We will examine algebraic numbers (\mathbb{A}) and a way to determine a polynomial with rational coefficients that will annihilate a given algebraic number. In particular, we will focus on algebraic numbers that can be expressed as a finite combination of additions, subtractions, multiplications, divisions, and n-th roots of integers.

One such method of annihilating an algebraic number is the use of linear algebra: viewing the set of algebraic numbers as being a vector space over the rational numbers.

In review of algebraic numbers, we define \alpha to be an algebraic number if there exists a non-trivial (that is, with at least one non-zero coefficient) polynomial function P\in\mathbb{Q}[x] with rational coefficients p_0,p_1,\ldots,p_n with p_n\ne0 such that \alpha is a root. That is:


We then say that P is an annihilator of \alpha , and n is the smallest degree possible for such a polynomial, we will say that \alpha is an n-th degree algebraic number.

To that end, consider \alpha=\sqrt2+\sqrt[3]3 . To find an annihilator for this particular \alpha, we can simply use some algebra:


And so we have a polynomial of degree 6. However, simple algebraic manipulations do not always work for any arbitrary algebraic number. For instance, if \gamma=\sqrt[3]2+\sqrt[3]3 , this method would not work.

Instead, we must explore another approach, using linear algebra. We will now view \mathbb{A} as being a vector space over \Q . That is, we will be concerned with vectors as being algebraic numbers, while the scalars are the rational numbers.

Now for an arbitrary \alpha\in\mathbb{A} with degree n , consider the subspace V_{\alpha}=\text{span}\left(\big\{\alpha^m\mid m\in\Z\big\}\right) .

As \alpha is an n-th degree algebraic number, we have P(\alpha)=p_0+p_1\alpha+p_2\alpha^2+\cdots+p_n\alpha^n=0 for some polynomial function P\in\Q_n[x] with coefficients p_0,p_1,p_2,\cdots,p_n . This implies that \left\{1,\alpha,\alpha^2,\ldots,\alpha^n\right\} is a linearly dependent set, and so we take B_\alpha'=\left\{1,\alpha,\alpha^2,\ldots,\alpha^{n-1}\right\} as a basis for V_\alpha . However, we cannot solve for \alpha^n in terms of basis B_\alpha' , nor may we necessarily know n .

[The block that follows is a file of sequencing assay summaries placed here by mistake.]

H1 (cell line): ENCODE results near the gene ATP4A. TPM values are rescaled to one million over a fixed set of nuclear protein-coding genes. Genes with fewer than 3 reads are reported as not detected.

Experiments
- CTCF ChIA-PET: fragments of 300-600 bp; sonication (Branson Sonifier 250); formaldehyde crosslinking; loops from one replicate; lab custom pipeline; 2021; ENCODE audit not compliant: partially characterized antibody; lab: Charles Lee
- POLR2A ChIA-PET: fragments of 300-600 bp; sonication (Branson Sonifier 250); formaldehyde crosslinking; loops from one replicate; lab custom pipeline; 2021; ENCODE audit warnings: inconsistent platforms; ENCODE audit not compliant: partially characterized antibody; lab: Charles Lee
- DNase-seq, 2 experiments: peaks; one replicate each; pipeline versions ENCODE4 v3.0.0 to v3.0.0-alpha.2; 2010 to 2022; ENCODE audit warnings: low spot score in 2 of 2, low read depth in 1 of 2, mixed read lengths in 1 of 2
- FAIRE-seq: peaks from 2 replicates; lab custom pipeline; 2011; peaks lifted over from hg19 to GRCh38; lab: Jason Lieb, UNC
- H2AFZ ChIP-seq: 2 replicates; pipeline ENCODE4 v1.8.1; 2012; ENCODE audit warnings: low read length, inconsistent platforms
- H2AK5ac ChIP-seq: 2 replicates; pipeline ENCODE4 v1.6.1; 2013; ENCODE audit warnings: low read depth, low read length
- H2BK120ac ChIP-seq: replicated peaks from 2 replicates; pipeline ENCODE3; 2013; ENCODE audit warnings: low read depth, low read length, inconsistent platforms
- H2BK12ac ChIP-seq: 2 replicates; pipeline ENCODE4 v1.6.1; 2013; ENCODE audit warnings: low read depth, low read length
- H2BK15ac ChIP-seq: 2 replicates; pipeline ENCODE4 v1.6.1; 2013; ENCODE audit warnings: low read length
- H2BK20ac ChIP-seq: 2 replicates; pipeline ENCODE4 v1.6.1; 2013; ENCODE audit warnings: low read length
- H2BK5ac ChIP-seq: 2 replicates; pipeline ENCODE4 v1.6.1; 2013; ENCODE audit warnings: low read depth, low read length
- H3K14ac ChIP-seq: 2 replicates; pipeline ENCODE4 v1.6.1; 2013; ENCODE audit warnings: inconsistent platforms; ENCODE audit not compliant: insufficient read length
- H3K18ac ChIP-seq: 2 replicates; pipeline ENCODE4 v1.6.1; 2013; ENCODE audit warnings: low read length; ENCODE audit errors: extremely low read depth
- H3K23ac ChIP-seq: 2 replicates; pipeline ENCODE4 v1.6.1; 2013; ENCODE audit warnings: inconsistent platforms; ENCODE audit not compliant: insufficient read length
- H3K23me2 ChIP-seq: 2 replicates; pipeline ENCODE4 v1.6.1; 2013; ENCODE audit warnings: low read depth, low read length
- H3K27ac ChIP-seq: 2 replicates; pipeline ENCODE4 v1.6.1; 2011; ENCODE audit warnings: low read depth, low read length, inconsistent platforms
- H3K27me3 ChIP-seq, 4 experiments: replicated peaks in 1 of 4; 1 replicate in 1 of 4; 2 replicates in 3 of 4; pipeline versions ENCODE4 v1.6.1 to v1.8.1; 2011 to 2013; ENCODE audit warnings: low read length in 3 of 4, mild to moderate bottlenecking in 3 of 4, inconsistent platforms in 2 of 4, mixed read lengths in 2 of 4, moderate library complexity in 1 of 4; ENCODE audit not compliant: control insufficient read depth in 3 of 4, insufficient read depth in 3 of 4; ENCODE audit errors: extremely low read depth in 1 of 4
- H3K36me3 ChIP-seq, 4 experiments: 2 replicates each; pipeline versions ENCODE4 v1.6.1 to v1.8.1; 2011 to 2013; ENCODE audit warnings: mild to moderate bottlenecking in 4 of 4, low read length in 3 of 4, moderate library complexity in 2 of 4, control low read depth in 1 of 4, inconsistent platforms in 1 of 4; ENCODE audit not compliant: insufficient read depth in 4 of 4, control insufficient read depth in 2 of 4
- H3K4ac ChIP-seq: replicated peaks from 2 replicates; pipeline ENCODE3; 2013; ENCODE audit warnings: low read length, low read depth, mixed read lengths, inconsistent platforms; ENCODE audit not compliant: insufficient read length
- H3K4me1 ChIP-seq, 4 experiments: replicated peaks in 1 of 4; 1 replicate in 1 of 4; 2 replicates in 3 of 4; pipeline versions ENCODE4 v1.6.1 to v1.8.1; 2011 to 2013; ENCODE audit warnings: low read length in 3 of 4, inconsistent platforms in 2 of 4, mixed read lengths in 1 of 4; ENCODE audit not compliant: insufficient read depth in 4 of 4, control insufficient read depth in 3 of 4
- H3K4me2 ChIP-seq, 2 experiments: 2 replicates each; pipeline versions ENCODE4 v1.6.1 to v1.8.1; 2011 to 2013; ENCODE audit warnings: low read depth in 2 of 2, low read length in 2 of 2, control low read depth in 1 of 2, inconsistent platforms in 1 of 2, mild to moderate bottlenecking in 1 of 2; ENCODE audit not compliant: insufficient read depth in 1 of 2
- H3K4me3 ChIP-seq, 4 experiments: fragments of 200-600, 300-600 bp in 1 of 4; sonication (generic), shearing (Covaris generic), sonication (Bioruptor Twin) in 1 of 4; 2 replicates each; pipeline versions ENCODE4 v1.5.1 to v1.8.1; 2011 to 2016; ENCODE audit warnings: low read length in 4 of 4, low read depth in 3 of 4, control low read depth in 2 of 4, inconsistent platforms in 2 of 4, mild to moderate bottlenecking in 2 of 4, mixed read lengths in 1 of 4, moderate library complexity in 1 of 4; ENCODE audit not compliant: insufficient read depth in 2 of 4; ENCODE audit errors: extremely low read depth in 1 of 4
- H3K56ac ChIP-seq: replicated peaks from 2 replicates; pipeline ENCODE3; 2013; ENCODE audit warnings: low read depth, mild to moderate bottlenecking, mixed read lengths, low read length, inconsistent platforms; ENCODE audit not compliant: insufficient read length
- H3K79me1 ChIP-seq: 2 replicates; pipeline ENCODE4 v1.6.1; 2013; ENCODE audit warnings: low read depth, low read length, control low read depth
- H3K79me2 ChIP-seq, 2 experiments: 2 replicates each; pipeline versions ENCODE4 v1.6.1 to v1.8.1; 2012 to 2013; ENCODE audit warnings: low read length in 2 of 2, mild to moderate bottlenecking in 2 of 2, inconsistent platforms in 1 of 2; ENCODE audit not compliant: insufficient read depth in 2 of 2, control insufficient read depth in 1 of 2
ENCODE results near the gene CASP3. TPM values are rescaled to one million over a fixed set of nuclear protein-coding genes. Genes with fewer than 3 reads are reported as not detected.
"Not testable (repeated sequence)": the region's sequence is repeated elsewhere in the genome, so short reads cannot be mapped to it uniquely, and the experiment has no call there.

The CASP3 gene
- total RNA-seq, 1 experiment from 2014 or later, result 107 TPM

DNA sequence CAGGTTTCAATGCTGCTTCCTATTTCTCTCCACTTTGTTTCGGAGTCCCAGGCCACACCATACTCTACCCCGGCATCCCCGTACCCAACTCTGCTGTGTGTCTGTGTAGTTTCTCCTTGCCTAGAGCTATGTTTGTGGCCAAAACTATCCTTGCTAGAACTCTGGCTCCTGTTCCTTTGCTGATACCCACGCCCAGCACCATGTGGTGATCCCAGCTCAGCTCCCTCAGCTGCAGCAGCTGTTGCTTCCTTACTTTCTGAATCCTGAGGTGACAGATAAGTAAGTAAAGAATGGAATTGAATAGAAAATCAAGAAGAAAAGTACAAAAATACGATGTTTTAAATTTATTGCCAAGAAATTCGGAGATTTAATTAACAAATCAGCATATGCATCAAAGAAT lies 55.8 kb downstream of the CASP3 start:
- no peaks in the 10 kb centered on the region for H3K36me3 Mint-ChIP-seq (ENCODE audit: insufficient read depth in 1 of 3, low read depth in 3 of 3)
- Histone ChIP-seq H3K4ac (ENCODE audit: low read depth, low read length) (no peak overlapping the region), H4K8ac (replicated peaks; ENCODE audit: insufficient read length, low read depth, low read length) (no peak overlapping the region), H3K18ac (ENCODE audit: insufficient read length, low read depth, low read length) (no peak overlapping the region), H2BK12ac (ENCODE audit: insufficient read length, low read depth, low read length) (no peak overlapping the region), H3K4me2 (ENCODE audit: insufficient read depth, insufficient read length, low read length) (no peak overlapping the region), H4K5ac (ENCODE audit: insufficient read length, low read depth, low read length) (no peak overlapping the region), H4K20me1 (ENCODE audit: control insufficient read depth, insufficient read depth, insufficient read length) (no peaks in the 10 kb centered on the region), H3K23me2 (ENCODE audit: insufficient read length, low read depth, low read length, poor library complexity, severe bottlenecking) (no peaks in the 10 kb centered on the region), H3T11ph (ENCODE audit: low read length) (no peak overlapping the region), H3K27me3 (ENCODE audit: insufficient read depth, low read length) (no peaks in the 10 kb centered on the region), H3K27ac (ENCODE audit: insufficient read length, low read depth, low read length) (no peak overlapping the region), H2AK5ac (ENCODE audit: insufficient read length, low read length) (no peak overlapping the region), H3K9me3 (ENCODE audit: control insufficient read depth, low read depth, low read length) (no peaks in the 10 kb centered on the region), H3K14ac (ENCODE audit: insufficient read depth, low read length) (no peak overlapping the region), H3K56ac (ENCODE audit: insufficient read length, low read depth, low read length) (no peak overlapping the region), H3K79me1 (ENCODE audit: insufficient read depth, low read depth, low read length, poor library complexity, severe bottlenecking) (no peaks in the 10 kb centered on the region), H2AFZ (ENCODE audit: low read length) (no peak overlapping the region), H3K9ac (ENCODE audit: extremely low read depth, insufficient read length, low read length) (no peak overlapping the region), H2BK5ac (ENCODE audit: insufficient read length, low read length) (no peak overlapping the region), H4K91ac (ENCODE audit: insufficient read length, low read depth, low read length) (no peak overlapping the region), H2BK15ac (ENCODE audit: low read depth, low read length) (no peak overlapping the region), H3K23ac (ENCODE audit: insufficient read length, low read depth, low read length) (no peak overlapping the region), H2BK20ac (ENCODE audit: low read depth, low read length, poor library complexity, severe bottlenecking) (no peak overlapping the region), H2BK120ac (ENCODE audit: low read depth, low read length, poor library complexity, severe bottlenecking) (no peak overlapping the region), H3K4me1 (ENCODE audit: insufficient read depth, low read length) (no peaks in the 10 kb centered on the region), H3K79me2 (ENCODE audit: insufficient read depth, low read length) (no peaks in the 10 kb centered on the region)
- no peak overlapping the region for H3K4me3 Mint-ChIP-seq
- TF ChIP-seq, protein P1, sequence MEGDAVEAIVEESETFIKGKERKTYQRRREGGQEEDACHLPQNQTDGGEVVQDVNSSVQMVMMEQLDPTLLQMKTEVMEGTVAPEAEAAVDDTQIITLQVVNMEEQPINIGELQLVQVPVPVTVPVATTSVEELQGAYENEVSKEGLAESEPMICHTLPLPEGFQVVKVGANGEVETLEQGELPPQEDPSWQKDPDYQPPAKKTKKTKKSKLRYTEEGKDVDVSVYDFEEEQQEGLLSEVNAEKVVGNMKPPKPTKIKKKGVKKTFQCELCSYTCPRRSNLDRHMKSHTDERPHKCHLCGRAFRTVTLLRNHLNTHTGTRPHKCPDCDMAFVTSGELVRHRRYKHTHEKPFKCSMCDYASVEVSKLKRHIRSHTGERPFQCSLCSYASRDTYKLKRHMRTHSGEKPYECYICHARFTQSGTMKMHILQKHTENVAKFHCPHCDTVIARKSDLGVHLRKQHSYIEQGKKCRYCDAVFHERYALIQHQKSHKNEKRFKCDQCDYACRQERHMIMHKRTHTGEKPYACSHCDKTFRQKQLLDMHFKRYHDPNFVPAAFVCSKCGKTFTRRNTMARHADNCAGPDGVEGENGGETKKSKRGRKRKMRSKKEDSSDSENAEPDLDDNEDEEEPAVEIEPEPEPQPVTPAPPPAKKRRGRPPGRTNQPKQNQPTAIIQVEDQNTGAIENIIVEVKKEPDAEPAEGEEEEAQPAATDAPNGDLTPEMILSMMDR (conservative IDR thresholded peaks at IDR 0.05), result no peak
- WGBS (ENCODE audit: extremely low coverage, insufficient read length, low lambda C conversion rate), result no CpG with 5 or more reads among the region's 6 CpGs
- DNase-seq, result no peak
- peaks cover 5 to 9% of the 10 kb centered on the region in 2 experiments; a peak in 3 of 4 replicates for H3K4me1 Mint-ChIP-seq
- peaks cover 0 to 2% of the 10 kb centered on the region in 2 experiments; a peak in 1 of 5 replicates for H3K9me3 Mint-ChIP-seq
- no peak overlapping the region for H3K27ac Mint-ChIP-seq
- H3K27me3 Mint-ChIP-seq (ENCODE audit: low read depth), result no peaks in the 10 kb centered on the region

What we are able to do, however, is perform a change of basis. This can be achieved by expanding powers of \alpha and keeping track of possible basis vectors. Once we expand up to a particular power of \alpha , say \alpha^n , and found n possible basis vectors, we can infer a new basis B_\alpha=\left\{ \beta_1,\ldots,\beta_n\right\} , including 1 as a basis vector.

Back to the case of \gamma=\sqrt[3]2+\sqrt[3]3 , experience will inform us that in expanding powers of \gamma , we should expect to see powers of \sqrt[3]2,\sqrt[3]3 , and products thereof. Thus, we can expect the following basis: B_\beta=\left\{\beta_1,\ldots,\beta_n\right\}=\left\{\big(\sqrt2\big)^r\big(\sqrt[3]3\big)^s\Big|r,s\in\Z,0\le r\le1,0\le s\le2\right\}

Thus, we will have identified 9 new basis vectors after expanded up to \gamma^9 in this example. Clearly, these are computations that should be left to a computer algebra system.

Once we have expanded \alpha^0 to \alpha^n , we will have identified B_\alpha , as well as determined each of \alpha^0 to \alpha^n with respect to B_\alpha . To that end, we can then also express P(\alpha) in terms of basis B_{\alpha_i} .

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